several other seemingly conditions had caused bowlers to lose awards, and
this particular owner was not going to let it happen to one of his
customers. As a follow up, this center was fairly busy anyway, but after
the news traveled around the customer base exploded and a waiting list
became the norm.

"Ryan Press (NI)" <juan-carlos.lupino@talk21.com > wrote in message
news:GwKie.9542$yY4.238@newsfe5-win.ntli.net...
>I Agree 100%!
>
> Also, why cant the USBC jsut gradually toughen up lanes every year over a
> lot of years? No-one would get a sudden shock, just a gradual change from
> bumber bowling to REAL bowling...
>
> year one, reduce max ratio to 8:1
> year two, reduce max ratio to 6:1
> year three, reduce max ratio to 4:1
> year four, reduce max ratio to 2:1
>
> and throughout keep the "gradual change over 5 boards" rule used in sport
> bowling implemented...
>
> Bowling balls arn't the problem - lanes are... It pisses me off when
> people
> talk about going to the proshop and "buying hook" etc... just make the
> minimum length of oil allowed 40ft and youl have less people hooking the
> ball... make the minimum amount of oil allowed anywhere on the lane 10
> units
> instead of 3... THEN we'll be getting somewhere...
>
> When NOBODY can question that the pros they see on TV are 10 imes better
> than the average bowler, THEN we'll be getting somewhere!
>
> Ryan
>
>
> "Jeff Rife" <wevsr@nabs.net> wrote in message
> news:MPG.1cf468d2c3099800989d4c@news.nabs.net...
>> Tony R Smith (tonyrsmith@myrealbox.com) wrote in alt.sport.bowling:
>> > I think that you will see a
>> > decline at first but I believe that you would see a resurgence of
>> > interest if it became challenging again.
>>
>> In addition to this, you'd see a lot of people who just don't care about
>> the oil pattern at all. The ABC national average is something like 145,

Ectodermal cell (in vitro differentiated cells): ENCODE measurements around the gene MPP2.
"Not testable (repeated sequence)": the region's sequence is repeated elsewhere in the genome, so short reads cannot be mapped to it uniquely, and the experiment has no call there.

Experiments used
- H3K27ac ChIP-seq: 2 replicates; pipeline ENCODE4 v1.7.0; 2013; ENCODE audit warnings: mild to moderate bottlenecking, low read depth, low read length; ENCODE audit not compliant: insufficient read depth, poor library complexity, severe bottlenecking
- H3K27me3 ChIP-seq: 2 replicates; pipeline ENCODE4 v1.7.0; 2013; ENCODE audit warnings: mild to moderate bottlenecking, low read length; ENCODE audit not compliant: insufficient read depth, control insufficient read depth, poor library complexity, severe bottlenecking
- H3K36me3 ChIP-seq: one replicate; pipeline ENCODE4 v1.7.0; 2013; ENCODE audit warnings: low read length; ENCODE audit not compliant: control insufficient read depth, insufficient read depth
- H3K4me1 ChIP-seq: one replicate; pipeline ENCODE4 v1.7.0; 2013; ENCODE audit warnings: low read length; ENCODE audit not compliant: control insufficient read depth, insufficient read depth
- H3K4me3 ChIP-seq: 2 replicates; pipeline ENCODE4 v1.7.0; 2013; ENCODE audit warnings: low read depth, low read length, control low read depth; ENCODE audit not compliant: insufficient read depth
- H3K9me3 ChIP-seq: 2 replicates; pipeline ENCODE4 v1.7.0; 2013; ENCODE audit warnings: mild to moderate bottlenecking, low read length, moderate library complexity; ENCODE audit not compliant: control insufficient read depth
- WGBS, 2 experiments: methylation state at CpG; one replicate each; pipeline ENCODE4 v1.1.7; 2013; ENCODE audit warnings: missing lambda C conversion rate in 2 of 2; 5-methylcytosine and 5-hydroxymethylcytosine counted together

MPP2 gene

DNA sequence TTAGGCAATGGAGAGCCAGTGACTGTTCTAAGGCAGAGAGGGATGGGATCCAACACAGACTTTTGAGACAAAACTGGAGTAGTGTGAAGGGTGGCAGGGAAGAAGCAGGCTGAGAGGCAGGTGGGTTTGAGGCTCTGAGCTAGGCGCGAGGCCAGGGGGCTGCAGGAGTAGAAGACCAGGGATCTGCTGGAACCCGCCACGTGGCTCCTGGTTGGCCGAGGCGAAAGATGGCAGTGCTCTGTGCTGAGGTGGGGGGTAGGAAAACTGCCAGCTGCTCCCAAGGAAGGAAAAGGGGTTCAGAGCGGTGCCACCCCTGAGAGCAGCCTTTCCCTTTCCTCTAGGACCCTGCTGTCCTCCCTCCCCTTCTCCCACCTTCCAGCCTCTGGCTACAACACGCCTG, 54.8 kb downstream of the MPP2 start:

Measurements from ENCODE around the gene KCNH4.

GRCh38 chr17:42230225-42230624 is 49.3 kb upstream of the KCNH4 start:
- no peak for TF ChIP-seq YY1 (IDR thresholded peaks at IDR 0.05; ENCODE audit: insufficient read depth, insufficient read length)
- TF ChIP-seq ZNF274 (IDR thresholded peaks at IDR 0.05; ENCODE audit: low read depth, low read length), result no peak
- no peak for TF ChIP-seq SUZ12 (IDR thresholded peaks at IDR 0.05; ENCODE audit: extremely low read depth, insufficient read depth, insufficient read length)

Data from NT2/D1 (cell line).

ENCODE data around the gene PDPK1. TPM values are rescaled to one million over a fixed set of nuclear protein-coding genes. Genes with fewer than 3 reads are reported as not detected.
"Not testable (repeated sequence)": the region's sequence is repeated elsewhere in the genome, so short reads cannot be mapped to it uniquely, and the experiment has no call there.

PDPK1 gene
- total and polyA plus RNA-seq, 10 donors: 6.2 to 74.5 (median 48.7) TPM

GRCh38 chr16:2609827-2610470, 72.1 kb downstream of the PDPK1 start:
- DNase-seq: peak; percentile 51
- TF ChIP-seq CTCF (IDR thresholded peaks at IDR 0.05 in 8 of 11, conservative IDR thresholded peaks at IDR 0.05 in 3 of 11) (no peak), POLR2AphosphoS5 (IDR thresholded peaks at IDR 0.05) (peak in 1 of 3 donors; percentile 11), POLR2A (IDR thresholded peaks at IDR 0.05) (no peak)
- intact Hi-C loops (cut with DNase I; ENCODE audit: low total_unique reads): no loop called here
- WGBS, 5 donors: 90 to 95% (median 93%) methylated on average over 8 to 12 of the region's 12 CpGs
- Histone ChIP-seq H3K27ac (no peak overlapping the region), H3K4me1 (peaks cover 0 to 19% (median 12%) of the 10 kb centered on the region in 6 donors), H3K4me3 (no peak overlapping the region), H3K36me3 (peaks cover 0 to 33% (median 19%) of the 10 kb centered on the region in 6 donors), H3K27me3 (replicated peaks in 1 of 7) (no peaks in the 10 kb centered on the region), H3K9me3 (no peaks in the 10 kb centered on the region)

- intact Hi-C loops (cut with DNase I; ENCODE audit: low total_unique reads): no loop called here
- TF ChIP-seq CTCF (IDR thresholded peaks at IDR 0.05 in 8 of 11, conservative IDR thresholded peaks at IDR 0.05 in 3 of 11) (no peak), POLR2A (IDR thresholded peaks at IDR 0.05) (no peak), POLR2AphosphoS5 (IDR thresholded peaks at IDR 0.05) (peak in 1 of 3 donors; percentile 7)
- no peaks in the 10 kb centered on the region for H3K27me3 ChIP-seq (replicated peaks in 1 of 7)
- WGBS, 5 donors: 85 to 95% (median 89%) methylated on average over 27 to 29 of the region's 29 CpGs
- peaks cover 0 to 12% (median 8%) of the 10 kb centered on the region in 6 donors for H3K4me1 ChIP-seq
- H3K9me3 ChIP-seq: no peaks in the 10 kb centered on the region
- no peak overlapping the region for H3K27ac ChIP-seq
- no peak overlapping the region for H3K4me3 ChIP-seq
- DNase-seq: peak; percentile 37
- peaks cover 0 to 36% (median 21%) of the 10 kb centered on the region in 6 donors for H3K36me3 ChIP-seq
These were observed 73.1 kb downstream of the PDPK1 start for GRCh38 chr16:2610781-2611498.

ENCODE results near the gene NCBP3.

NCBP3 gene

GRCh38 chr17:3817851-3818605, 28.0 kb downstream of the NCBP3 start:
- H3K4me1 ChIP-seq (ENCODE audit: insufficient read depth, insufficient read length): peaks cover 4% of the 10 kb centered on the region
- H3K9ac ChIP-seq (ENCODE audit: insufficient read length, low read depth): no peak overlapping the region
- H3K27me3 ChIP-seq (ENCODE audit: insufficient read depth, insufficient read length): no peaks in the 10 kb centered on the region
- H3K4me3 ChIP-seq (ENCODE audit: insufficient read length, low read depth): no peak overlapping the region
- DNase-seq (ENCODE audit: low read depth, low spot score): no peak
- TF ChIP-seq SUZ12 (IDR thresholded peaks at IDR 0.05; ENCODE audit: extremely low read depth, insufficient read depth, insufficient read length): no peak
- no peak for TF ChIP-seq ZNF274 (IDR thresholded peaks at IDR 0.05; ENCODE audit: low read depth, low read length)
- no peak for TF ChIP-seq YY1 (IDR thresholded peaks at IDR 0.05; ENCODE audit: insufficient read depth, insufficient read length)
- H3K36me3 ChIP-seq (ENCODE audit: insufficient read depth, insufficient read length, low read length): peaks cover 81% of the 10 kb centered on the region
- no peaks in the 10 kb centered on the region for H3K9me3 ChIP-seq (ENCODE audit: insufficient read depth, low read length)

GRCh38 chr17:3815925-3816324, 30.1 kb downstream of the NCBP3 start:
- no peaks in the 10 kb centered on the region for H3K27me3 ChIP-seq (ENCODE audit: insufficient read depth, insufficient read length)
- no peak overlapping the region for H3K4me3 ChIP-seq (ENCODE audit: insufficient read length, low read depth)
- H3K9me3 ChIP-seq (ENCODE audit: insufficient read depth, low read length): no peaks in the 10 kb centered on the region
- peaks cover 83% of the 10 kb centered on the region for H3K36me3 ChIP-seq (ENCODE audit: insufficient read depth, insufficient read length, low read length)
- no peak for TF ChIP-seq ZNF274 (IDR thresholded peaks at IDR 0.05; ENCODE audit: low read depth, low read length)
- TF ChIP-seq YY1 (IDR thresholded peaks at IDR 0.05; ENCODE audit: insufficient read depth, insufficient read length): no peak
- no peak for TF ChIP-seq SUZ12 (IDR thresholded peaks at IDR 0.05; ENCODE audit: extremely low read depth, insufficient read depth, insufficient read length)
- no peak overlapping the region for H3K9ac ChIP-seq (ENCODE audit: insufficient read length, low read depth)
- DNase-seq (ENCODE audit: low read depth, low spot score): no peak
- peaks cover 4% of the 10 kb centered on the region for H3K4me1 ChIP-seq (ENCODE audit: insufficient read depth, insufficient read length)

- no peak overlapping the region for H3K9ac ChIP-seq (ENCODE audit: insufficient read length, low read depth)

>> which means that about half the bowlers are below that (not 100%
>> accurate,
>> but not a bad estimate). Does anybody here think that a 100-130 average
>> bowler will stop bowling because "the shot is too hard"? Would they even
>> notice any difference?
>>
>> --
>> Jeff Rife


      
Date: 02 Jun 2005 11:51:39
From: Dave Nestor
Subject: Re: It's all academic
Dave Nestor bowlingquestions@hotmail.com.

First of all, the lanes are supposed to be legal before you bowl now, not
after. And if your association would do their job right then all the lanes
would be legal all the time. The USBC is trying to bring the scores down
with some of the new rules. The newest rule is to make all the pro shops
drill the ball over the label with no weight holes to help. So the better
pro shop operators will be no better than some mechanic that just pops 3
holes in a ball. The reason they are going to go this way is that they can
not keep their local associations doing the job right. If they did do their
job right then the awards and high averages would be lower. Now a lot of the
local associations make a call to the centers to tell them they are coming
to check the lanes, This is wrong, the local associations are taking the
integrity out of the game not the pro shops.


"Al Whiteman" <alsproshop@comcast.net > wrote in message
news:MNKdnftqO7o1YxbfRVn-rA@comcast.com...
> Cheaters, Ryan; Cheaters.
> In a small association with one or maybe 2 centers that would work fine,
> but in larger ones, like mine with 22 centers in order to keep the
customers
> happy they would fudge the numbers just as some of them have been doing
for
> 50 years. I could relate many stories, but one of my favorites happened a
> little over 25 years ago, when the "inspector" had to verify the
> lanes/pins/balls right after honor scores were shot. What happened was a
> fellow shot a 300. The proprietor had the league stop bowling, furnished
> all the bowlers with adult beverages or whatever they wanted from the
> fountain. Had the mechanic and couple helpers strip and re-oil the lanes
> (took the cut brush out of the b-90 and replaced it with new one). Then,
45
> minutes later, everyone continued bowling. At that time the local ABC rep
> was called and informed about the honor score. Asked why the league was
> finishing so late, the response was a power failure. wink wink nudge
nudge.
> Score approved. Now, in defense of the center, the shot was not easy but
> several other seemingly conditions had caused bowlers to lose awards, and
> this particular owner was not going to let it happen to one of his
> customers. As a follow up, this center was fairly busy anyway, but after
> the news traveled around the customer base exploded and a waiting list
> became the norm.
>
> "Ryan Press (NI)" <juan-carlos.lupino@talk21.com> wrote in message
> news:GwKie.9542$yY4.238@newsfe5-win.ntli.net...
> >I Agree 100%!
> >
> > Also, why cant the USBC jsut gradually toughen up lanes every year over
a
> > lot of years? No-one would get a sudden shock, just a gradual change